Renovation project begins for new playground at Mercerdale Park

May 29, 2021 | by Wendy K. Leigh

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Previous playground equipment at Mercerdale Park; a new playground is planned to open late summer

It’s hard to imagine summer without a romp through Mercerdale Park. Located at the edge of Town Center, the park holds decades of memories for Mercer Island families who’ve picnicked, played, and enjoyed walking, biking, scooting, and skating in the 12-acre property. Mercerdale Park’s playground, known by many as the “Train Park,” has closed for a full revamping – but, fortunately, the construction won’t put the entire park on hiatus. 

So why is a change for the playground in store? Most playground equipment is designed to last from 15 to 20 years, and the Mercerdale structures have reached year 19. Mercer Island’s Certified Playground Safety Inspectors, who conduct inspections on a routine basis, made the call – the well-loved structures are worn out and no longer meet safety standards. In addition, the underground drainage system and clogged pipes require major work as well.

The 5000-square-foot playground area will retain its current footprint, but innovative design elements allow accommodation of the spacious new layout approved by the City Council and Mayor Wong on May 18th. The Mercer Island Preschool Association (MIPA) donated $20,000 toward the improvements, and the Mercer Island Parks and Recreation assisted in evaluating design options.

Here’s what to expect when the construction equipment finally disappears, along with the trucks, flaggers, hardhats, and engineers. Yes, a train will still be there, albeit a spiffy new one. The entire space has been carefully designed with new play structures and a focus on accessibility and inclusion.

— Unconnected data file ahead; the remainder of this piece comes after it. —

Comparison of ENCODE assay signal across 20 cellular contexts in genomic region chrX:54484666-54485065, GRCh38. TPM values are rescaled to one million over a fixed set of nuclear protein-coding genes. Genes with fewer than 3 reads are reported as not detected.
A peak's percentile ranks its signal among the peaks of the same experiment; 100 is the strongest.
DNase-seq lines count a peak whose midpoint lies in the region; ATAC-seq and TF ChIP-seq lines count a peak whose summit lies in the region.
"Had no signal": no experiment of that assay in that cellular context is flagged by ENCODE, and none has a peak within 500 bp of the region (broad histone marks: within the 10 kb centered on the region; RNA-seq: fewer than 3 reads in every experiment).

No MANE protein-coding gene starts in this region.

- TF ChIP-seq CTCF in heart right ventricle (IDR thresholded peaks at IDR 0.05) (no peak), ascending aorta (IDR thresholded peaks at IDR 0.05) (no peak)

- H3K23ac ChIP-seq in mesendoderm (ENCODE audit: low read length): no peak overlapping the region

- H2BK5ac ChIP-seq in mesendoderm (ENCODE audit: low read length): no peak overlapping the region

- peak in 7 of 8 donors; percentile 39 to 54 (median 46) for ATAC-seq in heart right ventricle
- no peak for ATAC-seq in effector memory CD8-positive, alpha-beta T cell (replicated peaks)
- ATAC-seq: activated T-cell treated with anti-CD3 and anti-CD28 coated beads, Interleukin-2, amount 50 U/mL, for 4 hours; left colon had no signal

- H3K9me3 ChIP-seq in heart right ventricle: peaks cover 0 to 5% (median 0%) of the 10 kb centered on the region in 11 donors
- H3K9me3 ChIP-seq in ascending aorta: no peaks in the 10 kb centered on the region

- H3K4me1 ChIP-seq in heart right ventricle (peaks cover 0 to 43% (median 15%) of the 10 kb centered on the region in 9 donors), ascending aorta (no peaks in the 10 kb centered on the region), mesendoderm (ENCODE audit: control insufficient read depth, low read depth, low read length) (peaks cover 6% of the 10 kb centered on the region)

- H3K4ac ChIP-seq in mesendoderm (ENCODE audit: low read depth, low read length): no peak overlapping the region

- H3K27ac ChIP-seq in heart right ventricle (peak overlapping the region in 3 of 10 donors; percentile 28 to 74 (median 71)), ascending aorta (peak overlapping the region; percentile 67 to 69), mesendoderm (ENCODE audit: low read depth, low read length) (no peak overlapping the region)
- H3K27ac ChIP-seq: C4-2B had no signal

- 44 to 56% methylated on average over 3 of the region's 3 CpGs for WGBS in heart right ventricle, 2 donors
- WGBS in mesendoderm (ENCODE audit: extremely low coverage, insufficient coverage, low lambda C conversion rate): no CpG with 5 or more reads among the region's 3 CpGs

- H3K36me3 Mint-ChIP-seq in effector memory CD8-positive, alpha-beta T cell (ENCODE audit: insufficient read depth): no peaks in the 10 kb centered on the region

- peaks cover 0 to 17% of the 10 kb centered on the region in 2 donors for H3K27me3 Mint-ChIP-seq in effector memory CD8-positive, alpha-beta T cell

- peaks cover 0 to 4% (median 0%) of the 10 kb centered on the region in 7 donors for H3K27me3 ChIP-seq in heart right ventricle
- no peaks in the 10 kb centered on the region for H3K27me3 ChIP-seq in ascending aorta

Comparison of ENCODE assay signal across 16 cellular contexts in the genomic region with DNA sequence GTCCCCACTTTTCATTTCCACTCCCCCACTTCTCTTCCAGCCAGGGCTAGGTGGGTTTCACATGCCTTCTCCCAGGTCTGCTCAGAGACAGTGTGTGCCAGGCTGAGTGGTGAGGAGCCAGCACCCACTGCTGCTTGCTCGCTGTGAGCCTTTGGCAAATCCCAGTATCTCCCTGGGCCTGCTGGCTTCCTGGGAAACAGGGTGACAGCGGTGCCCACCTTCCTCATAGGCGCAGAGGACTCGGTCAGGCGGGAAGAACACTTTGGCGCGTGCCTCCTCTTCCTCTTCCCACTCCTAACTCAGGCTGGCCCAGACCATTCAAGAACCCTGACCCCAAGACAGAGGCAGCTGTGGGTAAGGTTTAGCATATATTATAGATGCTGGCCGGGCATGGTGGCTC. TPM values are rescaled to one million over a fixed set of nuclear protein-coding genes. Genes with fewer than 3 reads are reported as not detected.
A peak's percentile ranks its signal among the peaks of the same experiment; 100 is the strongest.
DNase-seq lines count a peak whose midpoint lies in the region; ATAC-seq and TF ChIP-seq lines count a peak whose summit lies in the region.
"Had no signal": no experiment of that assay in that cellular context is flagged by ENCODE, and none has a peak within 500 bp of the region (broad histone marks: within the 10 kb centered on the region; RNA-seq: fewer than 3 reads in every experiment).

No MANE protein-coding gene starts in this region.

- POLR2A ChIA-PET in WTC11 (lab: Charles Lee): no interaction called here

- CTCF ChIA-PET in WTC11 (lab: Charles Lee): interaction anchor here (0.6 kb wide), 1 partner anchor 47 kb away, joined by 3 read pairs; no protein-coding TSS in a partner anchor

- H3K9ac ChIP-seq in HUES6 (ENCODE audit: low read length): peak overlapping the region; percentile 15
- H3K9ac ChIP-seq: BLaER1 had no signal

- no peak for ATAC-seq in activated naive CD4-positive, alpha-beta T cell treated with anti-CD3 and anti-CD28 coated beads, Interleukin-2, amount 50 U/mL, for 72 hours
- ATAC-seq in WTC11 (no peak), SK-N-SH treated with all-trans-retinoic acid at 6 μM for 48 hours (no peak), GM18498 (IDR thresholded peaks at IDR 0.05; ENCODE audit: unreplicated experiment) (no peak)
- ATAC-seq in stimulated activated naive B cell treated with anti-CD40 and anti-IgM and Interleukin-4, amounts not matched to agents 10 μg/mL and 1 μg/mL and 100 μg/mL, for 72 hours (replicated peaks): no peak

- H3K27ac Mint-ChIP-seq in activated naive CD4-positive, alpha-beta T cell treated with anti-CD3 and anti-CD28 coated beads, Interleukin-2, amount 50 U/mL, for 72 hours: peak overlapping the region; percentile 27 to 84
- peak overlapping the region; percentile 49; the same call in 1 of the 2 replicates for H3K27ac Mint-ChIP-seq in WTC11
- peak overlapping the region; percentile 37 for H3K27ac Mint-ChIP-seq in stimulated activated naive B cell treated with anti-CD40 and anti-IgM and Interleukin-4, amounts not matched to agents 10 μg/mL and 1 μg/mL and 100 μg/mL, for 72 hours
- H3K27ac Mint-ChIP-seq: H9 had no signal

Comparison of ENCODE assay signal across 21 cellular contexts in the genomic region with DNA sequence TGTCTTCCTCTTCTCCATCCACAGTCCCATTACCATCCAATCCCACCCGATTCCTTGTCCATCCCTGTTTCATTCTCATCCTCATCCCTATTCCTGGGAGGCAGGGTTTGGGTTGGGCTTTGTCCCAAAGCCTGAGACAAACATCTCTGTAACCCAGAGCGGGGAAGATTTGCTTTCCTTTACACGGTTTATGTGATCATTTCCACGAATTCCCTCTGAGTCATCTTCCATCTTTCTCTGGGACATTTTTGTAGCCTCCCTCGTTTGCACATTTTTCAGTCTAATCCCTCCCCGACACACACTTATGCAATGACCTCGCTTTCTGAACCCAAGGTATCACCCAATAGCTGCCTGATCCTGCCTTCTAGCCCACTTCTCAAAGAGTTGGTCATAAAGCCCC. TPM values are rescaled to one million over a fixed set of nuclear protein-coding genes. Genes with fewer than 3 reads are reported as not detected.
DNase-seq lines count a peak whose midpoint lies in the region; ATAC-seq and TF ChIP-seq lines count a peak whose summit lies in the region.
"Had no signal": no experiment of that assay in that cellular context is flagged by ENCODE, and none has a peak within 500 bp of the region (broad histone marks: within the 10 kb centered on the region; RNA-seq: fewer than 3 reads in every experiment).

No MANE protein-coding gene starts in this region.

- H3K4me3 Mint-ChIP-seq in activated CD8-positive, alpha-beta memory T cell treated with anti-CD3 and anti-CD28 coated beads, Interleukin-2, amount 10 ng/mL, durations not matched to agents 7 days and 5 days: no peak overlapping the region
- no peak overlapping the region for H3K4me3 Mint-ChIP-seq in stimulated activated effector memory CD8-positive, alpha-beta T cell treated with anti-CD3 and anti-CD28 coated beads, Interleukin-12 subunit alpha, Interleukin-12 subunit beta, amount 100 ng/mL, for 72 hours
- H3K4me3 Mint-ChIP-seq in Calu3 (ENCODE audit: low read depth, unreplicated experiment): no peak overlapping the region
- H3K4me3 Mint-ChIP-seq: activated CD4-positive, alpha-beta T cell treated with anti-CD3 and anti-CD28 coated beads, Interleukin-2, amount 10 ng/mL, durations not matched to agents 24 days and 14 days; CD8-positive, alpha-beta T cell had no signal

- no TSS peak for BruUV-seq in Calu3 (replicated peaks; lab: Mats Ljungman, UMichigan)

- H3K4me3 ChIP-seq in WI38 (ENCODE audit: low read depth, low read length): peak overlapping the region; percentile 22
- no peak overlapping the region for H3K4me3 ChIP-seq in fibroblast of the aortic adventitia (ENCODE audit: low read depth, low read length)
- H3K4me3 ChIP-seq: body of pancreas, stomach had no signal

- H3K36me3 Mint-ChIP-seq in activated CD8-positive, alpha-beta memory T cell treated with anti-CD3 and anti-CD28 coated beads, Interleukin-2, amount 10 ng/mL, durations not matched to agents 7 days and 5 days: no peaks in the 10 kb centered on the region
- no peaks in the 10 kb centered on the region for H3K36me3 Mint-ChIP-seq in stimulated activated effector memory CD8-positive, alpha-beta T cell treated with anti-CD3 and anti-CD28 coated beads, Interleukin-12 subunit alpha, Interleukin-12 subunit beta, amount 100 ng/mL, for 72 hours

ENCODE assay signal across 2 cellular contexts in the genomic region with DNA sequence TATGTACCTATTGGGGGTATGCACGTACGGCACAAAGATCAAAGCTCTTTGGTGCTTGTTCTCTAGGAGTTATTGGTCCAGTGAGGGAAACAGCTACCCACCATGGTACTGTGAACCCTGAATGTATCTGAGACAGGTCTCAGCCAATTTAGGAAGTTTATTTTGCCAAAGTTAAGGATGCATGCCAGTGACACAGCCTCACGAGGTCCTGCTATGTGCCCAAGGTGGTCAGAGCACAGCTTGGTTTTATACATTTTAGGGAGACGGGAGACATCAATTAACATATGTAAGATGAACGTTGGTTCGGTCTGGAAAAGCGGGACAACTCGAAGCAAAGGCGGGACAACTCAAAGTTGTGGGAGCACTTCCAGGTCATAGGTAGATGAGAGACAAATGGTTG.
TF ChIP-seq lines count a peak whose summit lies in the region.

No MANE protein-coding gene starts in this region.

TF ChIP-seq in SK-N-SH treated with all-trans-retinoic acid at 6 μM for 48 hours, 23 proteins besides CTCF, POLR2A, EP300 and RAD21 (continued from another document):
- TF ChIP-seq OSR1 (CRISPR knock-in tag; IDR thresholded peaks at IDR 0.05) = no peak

New playground design rendering | Image via City of Mercer Island

According to a report from Let Kids Play, the playground design is officially Certified Inclusive, offering seven out of eight types of physical play and engaging all five of the sensory systems used in their analysis.

 “Every child can have a meaningful play experience, whether wheeling in to drive the train or climbing up to the top. The train offers physical, sensory, and social experiences. So not only is it the ‘coolest thing,’ but it is also accessible to all,” states the report.

You’ll also notice new environmentally friendly rubber surfacing in the playground area, which replaces ground chips that broke down over the years and clogged the drainage system.

New playground design schematic | Image via City of Mercer Island

Paul West, the city’s Capital Projects and Planning Manager, gives a heads-up on what the renovation will look like over the coming summer months. First of all, a hint of when the playground will reopen: late summer, though that could change as things unfold. In the meantime, the rest of Mercerdale Park will remain open, with minimal disruption. 

“Trucks will be driving through the park occasionally in July and August to deliver materials to the site,” explains West. “These trips will be controlled by flaggers and will typically close the spur path to 34th Street for 15 to 30 minutes at a time.”

Planners will work to minimize blocking of the main circular path around the park, and users can expect a forewarning about intermittent path closures. 

Visit Let’s Talk Mercer Island for detailed information and to view virtual public-meeting videos about Mercerdale Park renovations. 

2 Comments

  1. Good story about the Mercerdale playground renovation. An active coalition of citizens formed in January to encourage the city to make the new park fully accessible and TRULY inclusive. MIPA, MI Rotary, Moms4SafeMI, and others came together and worked closely with City Council members, City staff, Parks & Recreation Commission, etc., to make this happen. A great example of how concerned citizens can make a difference and bring about positive results.

    Comment by John Hamer — June 8, 2021 @ 11:32 am

  2. Thank you for this great background, John! I appreciate what amazing advocacy is consistently happening in our community.

    Comment by Erin Sirianni — June 9, 2021 @ 11:21 pm

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